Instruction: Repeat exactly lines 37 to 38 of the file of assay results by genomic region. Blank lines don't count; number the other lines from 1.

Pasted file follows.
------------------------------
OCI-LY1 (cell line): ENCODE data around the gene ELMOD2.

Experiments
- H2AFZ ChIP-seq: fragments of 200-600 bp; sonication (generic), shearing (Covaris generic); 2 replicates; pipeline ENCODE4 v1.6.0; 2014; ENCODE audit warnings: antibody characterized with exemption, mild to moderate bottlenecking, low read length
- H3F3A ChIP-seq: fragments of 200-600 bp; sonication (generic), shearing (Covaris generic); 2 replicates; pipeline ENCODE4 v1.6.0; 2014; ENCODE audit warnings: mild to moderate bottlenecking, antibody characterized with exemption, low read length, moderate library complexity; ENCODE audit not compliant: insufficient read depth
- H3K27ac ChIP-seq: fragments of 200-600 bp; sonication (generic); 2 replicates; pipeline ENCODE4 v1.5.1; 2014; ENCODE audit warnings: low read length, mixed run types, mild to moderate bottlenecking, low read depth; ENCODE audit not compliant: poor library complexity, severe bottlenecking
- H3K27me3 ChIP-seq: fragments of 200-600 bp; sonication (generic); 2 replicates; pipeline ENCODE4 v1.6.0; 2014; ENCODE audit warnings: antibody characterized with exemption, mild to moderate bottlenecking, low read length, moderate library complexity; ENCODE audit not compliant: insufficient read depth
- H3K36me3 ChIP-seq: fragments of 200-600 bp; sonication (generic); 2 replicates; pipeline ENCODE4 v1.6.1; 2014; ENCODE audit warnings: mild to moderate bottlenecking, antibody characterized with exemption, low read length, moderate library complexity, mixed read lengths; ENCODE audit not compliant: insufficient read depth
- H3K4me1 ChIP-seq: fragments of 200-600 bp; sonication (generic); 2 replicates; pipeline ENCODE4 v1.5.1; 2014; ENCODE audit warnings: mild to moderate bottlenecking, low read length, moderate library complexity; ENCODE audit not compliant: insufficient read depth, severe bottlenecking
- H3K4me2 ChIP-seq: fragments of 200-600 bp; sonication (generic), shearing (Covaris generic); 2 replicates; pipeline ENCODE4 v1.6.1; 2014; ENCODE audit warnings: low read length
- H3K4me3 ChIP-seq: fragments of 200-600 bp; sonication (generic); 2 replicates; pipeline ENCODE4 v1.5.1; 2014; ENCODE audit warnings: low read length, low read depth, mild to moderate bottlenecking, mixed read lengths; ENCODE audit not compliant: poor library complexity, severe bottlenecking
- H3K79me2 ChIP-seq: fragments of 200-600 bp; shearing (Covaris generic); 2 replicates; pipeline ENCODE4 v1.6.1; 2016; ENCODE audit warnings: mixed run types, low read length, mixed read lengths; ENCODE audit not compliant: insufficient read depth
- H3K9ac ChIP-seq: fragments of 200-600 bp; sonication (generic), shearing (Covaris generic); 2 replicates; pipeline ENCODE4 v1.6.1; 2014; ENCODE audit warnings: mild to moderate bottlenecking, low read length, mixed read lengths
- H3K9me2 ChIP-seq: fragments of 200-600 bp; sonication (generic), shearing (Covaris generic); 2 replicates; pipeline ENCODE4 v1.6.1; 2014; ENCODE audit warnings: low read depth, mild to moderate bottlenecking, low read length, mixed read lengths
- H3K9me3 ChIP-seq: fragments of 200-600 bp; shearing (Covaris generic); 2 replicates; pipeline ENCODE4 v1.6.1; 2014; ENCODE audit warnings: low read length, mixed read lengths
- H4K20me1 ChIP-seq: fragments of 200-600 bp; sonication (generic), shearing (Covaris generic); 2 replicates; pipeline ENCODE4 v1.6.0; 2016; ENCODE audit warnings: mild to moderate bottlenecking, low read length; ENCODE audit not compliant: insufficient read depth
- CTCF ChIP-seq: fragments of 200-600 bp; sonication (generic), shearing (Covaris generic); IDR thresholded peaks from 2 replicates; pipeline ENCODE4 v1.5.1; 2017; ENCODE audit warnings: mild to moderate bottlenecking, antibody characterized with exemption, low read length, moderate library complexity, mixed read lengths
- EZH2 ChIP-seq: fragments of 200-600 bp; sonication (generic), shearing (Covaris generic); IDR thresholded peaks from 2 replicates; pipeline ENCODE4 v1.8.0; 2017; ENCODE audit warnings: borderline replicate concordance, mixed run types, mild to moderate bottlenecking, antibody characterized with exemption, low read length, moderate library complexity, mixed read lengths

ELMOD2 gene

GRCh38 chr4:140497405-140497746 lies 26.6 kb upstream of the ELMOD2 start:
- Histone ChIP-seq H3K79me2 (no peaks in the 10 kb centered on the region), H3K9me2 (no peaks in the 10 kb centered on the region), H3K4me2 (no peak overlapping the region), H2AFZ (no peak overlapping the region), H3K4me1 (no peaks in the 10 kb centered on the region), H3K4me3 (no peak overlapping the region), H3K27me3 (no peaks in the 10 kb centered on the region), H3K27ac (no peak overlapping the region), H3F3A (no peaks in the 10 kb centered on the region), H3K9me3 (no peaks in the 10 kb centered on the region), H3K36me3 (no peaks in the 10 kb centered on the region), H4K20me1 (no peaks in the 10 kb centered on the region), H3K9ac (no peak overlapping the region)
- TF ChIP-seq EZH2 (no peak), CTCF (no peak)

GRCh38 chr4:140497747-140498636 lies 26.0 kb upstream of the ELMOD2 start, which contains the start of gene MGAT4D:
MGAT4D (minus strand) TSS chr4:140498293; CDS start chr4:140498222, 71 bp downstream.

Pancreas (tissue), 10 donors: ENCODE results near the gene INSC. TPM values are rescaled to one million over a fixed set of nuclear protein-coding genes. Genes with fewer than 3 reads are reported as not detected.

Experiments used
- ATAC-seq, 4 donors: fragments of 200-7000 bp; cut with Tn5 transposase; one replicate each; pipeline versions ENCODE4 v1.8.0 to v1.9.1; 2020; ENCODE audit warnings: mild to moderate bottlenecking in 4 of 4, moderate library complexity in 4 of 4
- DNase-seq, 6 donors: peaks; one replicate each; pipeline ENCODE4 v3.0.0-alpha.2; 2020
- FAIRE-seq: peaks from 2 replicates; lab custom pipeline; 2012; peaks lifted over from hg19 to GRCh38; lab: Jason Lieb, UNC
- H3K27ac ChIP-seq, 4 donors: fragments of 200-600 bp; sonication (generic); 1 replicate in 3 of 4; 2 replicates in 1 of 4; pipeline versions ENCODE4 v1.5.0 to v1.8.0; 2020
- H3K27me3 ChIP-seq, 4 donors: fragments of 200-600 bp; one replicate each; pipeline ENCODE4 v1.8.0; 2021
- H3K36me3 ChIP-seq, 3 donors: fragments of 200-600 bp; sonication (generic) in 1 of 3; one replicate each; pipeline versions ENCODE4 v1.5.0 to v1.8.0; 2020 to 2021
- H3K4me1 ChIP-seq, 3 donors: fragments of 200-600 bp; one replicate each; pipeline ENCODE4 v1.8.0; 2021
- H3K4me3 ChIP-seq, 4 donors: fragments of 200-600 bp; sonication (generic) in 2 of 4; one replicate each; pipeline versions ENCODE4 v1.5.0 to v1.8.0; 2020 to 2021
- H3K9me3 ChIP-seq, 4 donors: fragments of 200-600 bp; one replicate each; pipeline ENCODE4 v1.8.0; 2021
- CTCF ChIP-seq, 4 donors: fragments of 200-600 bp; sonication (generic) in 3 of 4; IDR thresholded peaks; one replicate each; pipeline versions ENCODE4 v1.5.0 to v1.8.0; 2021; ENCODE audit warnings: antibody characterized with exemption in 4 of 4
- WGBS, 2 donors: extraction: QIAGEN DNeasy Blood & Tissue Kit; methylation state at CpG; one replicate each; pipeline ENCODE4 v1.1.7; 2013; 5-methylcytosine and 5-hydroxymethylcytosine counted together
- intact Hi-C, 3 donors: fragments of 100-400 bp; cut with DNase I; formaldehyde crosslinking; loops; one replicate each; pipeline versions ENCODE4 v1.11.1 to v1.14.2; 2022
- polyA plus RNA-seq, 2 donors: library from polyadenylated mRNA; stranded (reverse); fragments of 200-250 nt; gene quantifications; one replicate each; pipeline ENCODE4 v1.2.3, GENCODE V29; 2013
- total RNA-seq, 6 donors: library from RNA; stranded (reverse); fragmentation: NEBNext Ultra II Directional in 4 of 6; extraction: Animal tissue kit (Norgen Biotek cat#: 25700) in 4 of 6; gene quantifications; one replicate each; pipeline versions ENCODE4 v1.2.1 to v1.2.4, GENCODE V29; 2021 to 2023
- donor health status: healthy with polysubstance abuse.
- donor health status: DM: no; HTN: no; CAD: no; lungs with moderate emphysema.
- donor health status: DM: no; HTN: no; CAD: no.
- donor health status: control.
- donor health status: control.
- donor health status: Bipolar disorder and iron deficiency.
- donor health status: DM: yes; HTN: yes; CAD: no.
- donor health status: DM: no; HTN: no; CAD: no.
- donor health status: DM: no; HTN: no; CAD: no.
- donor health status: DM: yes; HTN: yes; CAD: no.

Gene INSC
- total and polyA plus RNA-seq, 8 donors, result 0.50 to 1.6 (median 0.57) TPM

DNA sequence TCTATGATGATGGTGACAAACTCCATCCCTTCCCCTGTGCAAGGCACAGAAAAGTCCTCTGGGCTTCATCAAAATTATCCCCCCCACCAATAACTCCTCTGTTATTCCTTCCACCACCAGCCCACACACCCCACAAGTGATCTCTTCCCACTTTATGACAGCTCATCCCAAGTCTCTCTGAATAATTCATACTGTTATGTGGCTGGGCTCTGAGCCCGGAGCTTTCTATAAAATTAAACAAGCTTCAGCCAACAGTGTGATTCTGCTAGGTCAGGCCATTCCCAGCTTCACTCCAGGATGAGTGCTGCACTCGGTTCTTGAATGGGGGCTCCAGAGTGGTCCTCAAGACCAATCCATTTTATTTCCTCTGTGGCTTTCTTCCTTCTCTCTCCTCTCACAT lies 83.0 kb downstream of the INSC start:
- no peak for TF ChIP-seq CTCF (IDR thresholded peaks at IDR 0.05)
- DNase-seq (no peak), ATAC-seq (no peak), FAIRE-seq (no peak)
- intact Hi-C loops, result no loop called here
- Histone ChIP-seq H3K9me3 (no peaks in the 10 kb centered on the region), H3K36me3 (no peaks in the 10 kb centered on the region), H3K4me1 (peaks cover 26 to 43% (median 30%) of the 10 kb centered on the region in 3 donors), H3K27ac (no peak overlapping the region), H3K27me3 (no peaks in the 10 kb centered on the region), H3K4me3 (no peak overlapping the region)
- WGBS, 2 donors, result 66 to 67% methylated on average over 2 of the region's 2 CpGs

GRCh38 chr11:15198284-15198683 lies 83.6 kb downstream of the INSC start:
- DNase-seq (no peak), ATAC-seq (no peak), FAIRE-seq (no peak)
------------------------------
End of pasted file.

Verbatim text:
- intact Hi-C, 3 donors: fragments of 100-400 bp; cut with DNase I; formaldehyde crosslinking; loops; one replicate each; pipeline versions ENCODE4 v1.11.1 to v1.14.2; 2022
- polyA plus RNA-seq, 2 donors: library from polyadenylated mRNA; stranded (reverse); fragments of 200-250 nt; gene quantifications; one replicate each; pipeline ENCODE4 v1.2.3, GENCODE V29; 2013